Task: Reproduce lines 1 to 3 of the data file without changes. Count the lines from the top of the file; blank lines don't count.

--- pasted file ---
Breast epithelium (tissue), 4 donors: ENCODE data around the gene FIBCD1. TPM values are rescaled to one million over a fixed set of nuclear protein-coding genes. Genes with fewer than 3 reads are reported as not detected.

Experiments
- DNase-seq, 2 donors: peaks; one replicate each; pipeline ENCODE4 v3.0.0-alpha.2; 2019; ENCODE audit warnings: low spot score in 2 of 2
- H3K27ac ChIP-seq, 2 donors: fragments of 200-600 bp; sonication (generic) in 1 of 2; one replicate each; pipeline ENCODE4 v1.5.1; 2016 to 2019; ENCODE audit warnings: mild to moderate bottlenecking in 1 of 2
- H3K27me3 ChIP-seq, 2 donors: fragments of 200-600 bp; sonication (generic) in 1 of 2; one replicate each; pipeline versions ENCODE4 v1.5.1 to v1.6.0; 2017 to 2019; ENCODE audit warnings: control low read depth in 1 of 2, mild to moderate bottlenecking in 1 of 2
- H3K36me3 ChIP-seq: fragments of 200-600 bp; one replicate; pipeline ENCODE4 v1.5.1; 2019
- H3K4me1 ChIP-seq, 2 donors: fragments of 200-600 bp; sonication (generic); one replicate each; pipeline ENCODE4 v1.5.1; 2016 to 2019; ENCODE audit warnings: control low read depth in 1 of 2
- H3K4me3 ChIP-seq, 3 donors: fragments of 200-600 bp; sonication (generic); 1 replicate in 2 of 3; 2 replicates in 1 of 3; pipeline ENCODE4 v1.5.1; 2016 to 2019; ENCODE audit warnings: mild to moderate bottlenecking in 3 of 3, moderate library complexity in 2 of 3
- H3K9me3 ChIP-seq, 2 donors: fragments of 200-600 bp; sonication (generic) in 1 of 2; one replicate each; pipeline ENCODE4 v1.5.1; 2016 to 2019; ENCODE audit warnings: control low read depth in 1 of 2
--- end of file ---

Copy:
Breast epithelium (tissue), 4 donors: ENCODE data around the gene FIBCD1. TPM values are rescaled to one million over a fixed set of nuclear protein-coding genes. Genes with fewer than 3 reads are reported as not detected.

Experiments
- DNase-seq, 2 donors: peaks; one replicate each; pipeline ENCODE4 v3.0.0-alpha.2; 2019; ENCODE audit warnings: low spot score in 2 of 2